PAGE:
It is expected that Canada, the United States, Mexico, Japan and eight other countries will conclude the Trans-Pacific Partnership ‘free trade’ deal at some point today.
1. Pharmaceutical drug patents
Reuters reports, “A dozen Pacific nations closed in on a sweeping free trade pact on Sunday in Atlanta after a breakthrough over how long a monopoly pharmaceutical companies should be given on new biotech drugs.” The International Business Times explains, “The U.S., Australia and Canada haggled over how long pharmaceutical companies can hold exclusive rights to medicines. In the U.S., companies can hold exclusive rights for 12 years before releasing their initial genetic research to the public. The U.S. and Australia have allegedly compromised on eight years of exclusivity, according to unconfirmed reports by Radio Canada on Sunday.”
The major concern here is that longer patent monopolies for transnational pharmaceutical corporations will delay the introduction of more affordable generic equivalents.
2. Auto parts
Reuters also notes, “By Saturday, the United States and Japan had reached agreement in principle on trade in autos and auto parts in talks that had also included Canada and Mexico. That agreement is expected to give U.S. automakers, led by General Motors and Ford two decades or more of tariff protection against low-cost pickup truck imports from Thailand or elsewhere in Asia, people briefed on the talks have said. But the TPP deal taking shape would also give Japan’s auto industry, led by Toyota Motor, a freer hand to source parts from Asia, including from plants outside the TPP-zone like China, on vehicles sold in North America. A ‘rule of origin’ would stipulate that only 45 percent of a vehicle would have to be sourced from within the TPP, down from the equivalent ratio of 62.5 percent under NAFTA, officials have said.”
Unifor has expressed strong concern that if rules of origin requirements are eased that would mean that Japan could export more vehicles into North America with fewer parts manufactured in Canada. Unifor president Jerry Dias has warned that could cost 25,000 good-paying jobs in this country.
The International Business Times reports, “One of the other major holdups to conclusion of the deal concerned the regulation of dairy imports. New Zealand is home to the largest dairy company in the world and wants increased access to U.S., Canadian and Japanese markets. The U.S. and Canada, in particular, have protested increased imports, fearing that the imported milk could drive domestic dairy farmers out of business.” Reuters adds, “New Zealand wants to ensure its dairy industry, dominated by Fonterra, the world’s largest dairy exporter, comes out as a clear winner in a TPP deal by opening markets like Canada, Mexico, Japan and the United States.”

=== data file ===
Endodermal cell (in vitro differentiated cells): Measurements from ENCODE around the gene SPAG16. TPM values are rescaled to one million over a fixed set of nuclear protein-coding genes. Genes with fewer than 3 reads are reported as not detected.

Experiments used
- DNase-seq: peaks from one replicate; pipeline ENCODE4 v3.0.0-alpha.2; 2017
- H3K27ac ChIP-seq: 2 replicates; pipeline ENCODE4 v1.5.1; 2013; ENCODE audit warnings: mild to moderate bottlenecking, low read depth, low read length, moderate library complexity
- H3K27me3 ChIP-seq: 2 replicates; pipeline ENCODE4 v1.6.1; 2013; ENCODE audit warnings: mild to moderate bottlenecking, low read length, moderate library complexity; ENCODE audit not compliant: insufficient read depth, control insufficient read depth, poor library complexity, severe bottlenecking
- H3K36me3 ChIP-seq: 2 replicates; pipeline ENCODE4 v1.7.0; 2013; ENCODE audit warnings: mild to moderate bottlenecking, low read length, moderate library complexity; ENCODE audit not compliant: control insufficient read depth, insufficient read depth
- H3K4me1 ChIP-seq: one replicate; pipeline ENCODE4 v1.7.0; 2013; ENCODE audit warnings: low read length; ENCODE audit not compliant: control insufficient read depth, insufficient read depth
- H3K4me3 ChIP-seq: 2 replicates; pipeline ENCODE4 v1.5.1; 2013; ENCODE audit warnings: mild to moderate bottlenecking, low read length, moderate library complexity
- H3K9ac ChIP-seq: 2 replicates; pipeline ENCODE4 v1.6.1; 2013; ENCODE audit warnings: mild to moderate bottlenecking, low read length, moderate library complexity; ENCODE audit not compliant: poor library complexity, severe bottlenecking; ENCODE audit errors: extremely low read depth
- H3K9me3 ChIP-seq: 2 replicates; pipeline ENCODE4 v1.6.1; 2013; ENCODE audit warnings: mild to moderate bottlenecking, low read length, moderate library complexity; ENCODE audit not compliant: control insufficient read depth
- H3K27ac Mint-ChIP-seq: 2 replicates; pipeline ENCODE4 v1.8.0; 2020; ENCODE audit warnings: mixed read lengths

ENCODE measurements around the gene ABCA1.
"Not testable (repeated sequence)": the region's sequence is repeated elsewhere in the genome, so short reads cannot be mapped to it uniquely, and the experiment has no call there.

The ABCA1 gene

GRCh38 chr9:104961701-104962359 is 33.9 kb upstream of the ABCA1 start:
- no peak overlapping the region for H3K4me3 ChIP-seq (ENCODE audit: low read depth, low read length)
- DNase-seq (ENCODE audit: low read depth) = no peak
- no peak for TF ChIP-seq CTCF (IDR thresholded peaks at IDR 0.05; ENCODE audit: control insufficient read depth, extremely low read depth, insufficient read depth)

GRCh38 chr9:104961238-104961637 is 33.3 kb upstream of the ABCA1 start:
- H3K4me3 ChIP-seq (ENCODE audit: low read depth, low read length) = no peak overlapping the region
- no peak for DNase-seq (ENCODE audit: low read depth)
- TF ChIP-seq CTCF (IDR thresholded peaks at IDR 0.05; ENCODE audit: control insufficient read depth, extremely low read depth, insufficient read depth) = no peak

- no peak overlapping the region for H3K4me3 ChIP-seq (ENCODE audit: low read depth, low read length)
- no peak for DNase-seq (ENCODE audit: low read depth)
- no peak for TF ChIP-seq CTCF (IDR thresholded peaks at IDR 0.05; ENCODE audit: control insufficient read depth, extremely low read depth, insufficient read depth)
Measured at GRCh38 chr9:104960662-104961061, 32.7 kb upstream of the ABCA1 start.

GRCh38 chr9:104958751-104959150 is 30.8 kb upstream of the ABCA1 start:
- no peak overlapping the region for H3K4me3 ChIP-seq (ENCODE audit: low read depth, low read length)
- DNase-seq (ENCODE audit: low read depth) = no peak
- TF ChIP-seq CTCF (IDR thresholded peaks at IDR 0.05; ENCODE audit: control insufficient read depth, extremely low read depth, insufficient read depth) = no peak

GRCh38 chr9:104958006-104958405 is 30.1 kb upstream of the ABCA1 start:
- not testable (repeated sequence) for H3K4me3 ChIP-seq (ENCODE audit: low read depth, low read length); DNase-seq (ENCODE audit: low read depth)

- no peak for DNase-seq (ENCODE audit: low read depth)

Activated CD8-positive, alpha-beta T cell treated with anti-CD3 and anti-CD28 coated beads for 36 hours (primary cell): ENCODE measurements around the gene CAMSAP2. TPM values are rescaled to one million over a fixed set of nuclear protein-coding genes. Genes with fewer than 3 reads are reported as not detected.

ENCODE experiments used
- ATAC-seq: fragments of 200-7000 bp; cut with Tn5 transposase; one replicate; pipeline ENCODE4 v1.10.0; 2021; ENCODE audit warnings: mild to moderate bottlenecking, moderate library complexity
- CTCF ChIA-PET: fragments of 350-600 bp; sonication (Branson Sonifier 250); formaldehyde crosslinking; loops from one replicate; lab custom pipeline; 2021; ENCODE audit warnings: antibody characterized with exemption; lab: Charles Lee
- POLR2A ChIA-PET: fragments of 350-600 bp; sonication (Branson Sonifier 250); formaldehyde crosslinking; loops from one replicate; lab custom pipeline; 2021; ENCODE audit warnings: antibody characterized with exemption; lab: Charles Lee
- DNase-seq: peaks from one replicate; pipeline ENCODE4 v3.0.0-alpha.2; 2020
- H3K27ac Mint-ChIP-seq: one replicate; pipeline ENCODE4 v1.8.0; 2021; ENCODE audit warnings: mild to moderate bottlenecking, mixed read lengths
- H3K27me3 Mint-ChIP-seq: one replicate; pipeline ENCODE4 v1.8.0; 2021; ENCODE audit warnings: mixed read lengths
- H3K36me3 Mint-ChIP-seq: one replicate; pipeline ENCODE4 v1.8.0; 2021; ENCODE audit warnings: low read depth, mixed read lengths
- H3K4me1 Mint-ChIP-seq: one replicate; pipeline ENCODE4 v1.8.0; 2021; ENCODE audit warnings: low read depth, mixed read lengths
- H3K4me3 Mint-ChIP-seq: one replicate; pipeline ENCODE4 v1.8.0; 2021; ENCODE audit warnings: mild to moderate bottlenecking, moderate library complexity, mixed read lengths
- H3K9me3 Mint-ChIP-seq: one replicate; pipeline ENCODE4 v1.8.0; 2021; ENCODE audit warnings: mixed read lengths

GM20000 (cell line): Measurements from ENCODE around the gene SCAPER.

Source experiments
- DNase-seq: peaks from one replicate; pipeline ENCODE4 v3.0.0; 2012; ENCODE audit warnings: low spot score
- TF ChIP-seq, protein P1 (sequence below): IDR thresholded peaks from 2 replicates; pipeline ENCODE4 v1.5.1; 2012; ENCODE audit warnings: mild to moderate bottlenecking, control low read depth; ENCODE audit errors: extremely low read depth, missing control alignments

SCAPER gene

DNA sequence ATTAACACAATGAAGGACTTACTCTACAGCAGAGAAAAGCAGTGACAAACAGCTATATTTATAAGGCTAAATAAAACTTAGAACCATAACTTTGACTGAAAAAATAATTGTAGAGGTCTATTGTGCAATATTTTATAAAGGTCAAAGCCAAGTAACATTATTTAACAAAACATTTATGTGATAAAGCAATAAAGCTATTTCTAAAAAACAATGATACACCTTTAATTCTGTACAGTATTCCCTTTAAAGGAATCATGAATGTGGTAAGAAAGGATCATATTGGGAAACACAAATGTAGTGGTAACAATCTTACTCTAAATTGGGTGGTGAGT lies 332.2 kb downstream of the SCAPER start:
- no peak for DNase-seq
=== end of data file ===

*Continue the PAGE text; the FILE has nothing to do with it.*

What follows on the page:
Currently 90 per cent of the Canadian dairy market is closed to imports. There is strong concern that the Harper government will agree to an arrangement that will mean more American milk coming into Canada without getting reciprocal access for dairy exports from Canada to the United States. The fear is Canada may be required to open its dairy market to US imports to compensate US dairy producers for opening their market to New Zealand.
NDP leader Thomas Mulcair stated today, “The NDP, when we form government on Oct. 19, will not be bound by this secret agreement that Mr. Harper has been negotiating.” He has also vowed to “rip up” the deal if it puts family farms at risk. That’s a stronger position than he was taking just a few days ago. And on September 30, the Canadian Press reported, “Liberal Leader Justin Trudeau said more blandly he hasn’t been contacted about the TPP and has criticized a general lack of transparency around the talks. He says Canadians need to know that their government is negotiating in a way that is going to enhance their country’s opportunities and growth while protecting its interests.”
The Council of Canadians
We oppose the Trans Pacific Partnership. Along with being concerned about delays to the introduction of less expensive generic drugs, the loss of thousands of jobs in the auto parts sector, and the devastation to family-run dairy farms, we have also highlighted that the Trans-Pacific Partnership has a NAFTA Chapter 11-like investor-state dispute settlement provision which would allow corporations to sue governments for compensation when environmental, health or other regulatory policies interfere with profits; and procurement rules that would mean more corporate bidding-rights and restrictions on government spending to meet public interest priorities.
Council of Canadians chairperson Maude Barlow has condemned the TPP stating, “Once again the Harper government is forcing Canada into a major trade negotiation that will only benefit the 1 per cent.”
For more on our campaign against the Trans-Pacific Partnership, please click here.